I make a typo at least once paragraph but how on earth did this typo from American Psycho’s famous business card scene not get notice? Can you spot the typo?
Mobile Kino is run by Fernando Huerta and myself, Joshua Alas. Together we create the programs and organise the events. There’s a lot of hard work that goes into setting up a one night only cinema. Particularly its difficult transporting cinema equipment like our big movie screen. We had big plans for the coming summer so we started searching markets, ebay and craigslist for a transport bike to help us during the open air season. We found a great cargo bike that was in our price range but was located just outside of Hamburg. After winning the ebay auction we took the train to meet the couple selling the bike using a Brandenburg ticket. Our plan was to navigate the regional trains and squeeze the bike in on the trip back to Berlin. With a lot of effort and annoyed passengers we managed to fit the cargo bike on all three regional trains during the four hour trip home.
After a revamp to the front box and a paint job we had the designer who created our logo paint the sides. Daddison has a history of helping Mobile Kino by loaning us his skills and talent. When we were first getting started he created an amazing poster template and logo that we have used ever since. The Mobile Kino is now complete so keep your eyes open for our mobile cinema passing through your neighbourhood soon.
Posted By: Joshua
I just lugged this 35mm print of ‘In weiter Ferne, so nah!’ down two flights of stairs, around the BABYLON via the sidewalk to the studio kino and then up a three level spiral stare case to the projection room. Its hard work but my god 35mm film has so much character on the screen. The Babylon pay tribute to the late Otto Sander with screenings of ‘Der Himmel über Berlin’ and the sequel ‘In weiter Ferne, so nah!’
Check out the website for session times.
Preparing for a tracking shot on the set of Inherent Vice. I love these long continuous takes and Paul Thomas Anderson is a true master.
Posted by: Joshua
Many talented directors found their path to success through the help of a short film. Feature films and long scripts by unknown, forgettable names are hard to get noticed and financially backed by production companies. Some of the biggest directors today first made a ripple by showing the world their point of view through a short film.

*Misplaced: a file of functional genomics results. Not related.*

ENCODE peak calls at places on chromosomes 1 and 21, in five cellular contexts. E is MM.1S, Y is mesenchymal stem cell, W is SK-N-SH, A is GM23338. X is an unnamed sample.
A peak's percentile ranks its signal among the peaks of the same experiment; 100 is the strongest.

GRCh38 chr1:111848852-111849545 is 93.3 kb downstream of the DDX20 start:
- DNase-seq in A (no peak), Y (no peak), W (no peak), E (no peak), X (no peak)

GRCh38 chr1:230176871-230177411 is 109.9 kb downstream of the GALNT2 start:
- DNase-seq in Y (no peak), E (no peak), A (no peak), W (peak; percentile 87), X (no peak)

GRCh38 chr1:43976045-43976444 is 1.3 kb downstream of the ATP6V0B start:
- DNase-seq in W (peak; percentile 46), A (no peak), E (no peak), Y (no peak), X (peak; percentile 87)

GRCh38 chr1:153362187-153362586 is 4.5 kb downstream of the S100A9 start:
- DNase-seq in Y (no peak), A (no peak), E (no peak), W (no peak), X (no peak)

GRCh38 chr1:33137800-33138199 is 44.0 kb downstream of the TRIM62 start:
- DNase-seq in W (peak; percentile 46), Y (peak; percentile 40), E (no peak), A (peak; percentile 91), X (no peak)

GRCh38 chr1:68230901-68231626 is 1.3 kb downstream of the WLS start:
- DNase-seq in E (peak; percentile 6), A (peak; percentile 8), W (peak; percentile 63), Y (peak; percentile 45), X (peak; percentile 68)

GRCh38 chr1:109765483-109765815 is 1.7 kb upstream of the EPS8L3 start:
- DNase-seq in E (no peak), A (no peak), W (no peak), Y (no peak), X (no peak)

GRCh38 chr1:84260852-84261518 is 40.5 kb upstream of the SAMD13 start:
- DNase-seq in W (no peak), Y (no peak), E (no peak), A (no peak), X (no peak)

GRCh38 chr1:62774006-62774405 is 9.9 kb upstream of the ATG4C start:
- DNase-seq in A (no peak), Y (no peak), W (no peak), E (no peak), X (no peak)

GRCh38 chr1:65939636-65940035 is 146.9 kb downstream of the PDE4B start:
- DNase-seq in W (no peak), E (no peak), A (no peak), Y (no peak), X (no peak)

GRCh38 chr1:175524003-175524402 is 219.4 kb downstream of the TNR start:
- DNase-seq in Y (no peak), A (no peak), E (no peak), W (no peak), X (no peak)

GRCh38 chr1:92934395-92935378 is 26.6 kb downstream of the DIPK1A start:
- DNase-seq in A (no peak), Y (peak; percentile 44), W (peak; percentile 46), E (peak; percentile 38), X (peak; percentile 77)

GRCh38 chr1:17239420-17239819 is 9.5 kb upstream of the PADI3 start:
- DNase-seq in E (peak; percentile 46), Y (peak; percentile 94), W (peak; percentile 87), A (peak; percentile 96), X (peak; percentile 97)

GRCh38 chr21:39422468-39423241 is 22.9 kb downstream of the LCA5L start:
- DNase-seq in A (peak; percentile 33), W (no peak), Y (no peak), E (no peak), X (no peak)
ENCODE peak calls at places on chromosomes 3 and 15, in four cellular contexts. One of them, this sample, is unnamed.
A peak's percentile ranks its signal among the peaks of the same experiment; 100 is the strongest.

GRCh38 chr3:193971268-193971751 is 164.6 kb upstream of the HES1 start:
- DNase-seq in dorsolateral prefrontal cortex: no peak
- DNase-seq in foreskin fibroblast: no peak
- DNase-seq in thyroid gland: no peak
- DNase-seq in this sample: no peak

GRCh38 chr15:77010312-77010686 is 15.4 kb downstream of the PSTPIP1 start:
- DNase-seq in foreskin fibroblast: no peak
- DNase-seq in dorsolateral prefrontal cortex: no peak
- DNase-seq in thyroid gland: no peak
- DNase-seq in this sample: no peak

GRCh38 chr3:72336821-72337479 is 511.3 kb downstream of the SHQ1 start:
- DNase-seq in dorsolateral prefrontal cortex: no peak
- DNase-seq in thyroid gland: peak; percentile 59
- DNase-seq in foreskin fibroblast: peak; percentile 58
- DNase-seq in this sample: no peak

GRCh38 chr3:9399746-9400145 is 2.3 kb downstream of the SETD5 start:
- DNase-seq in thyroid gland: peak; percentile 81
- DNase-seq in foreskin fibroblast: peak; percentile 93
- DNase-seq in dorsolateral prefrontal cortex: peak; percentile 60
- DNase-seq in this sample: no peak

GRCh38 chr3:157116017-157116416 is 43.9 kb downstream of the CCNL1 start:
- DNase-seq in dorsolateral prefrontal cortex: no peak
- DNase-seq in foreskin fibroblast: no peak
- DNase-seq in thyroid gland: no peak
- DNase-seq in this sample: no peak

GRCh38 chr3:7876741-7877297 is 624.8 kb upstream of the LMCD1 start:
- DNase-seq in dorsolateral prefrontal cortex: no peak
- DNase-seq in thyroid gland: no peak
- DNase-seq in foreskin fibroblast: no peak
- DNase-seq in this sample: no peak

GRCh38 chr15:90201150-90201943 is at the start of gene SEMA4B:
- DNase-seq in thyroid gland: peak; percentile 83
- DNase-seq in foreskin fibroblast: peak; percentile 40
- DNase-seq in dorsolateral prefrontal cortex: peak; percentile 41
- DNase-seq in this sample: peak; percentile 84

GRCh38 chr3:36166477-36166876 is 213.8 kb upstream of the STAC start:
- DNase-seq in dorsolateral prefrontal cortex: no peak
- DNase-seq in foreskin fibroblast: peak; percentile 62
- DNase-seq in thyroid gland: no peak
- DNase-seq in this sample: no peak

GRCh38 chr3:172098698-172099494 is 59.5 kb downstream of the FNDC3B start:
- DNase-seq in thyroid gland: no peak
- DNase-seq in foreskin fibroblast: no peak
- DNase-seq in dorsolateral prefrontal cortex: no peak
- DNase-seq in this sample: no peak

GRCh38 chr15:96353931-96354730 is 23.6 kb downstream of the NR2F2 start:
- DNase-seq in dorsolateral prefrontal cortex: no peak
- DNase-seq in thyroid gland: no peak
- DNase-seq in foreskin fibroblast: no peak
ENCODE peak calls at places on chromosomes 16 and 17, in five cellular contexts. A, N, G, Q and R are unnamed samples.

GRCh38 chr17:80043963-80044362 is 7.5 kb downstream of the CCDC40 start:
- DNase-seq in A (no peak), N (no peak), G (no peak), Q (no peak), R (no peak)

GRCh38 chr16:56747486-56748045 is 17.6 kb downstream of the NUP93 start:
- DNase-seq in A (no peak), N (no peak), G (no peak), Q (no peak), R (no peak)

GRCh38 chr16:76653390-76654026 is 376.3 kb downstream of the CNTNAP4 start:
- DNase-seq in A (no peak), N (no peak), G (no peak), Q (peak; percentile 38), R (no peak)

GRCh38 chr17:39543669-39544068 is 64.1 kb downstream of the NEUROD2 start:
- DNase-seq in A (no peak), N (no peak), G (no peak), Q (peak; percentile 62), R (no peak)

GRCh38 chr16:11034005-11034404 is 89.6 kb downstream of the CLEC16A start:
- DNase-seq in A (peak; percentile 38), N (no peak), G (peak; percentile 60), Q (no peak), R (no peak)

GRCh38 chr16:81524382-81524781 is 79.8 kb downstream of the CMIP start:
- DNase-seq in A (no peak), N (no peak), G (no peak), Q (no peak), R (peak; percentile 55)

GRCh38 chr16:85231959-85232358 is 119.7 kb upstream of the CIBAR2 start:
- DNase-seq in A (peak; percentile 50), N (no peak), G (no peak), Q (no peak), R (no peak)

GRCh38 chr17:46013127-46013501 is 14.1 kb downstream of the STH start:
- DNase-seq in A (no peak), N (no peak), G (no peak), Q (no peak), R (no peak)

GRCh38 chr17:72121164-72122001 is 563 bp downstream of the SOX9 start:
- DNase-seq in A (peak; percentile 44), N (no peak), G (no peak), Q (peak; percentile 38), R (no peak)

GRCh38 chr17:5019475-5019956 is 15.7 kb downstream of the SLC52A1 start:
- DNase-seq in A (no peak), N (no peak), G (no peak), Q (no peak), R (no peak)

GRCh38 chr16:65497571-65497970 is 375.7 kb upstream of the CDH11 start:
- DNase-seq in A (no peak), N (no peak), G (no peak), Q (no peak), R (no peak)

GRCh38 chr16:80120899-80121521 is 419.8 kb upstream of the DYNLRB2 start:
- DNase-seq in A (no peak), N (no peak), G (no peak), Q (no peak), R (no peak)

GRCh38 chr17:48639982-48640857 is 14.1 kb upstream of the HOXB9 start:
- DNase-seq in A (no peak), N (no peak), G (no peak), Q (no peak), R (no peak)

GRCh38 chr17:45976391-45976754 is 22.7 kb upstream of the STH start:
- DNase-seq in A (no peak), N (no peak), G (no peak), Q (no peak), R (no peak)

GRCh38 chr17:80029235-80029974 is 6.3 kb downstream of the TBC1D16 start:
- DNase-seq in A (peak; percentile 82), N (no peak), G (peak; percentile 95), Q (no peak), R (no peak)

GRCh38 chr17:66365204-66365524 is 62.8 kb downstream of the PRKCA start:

Wes Anderson and Owen Wilson met as screenwriting students at the University of Texas. After graduating the two friends became roommates and started what was to become a long and successful writing partnership. The pair co-wrote a 13min black and white film called “Bottle Rocket” which was selected to screen at a Dallas film festival. The short was later selected to be included in the Sundance Film Festival and started the careers of two amazing talents. After receiving mixed reviews the short film gained the attention of James L. Brooks. Interested in elements of the film, but particularly the style of subtle humour, he helped by financially backing the short to be made into a full length feature.
On the other side of the globe two directors share a similar story of success through the help of a short film and in the process totally revitalised a genre. James Wan and Leigh Whannell are the creators behind the horror film series “Saw”. Love it or hate it, Saw and these two friends put horror films back on the map. Only two days into the hugely successful release of the first Saw film, Liongate Pictures green lit the sequel. Saw is now 7 films deep and inspired many copies with similar shock and gore. The directors are included in a group of filmmakers given the name “The Splatpack”.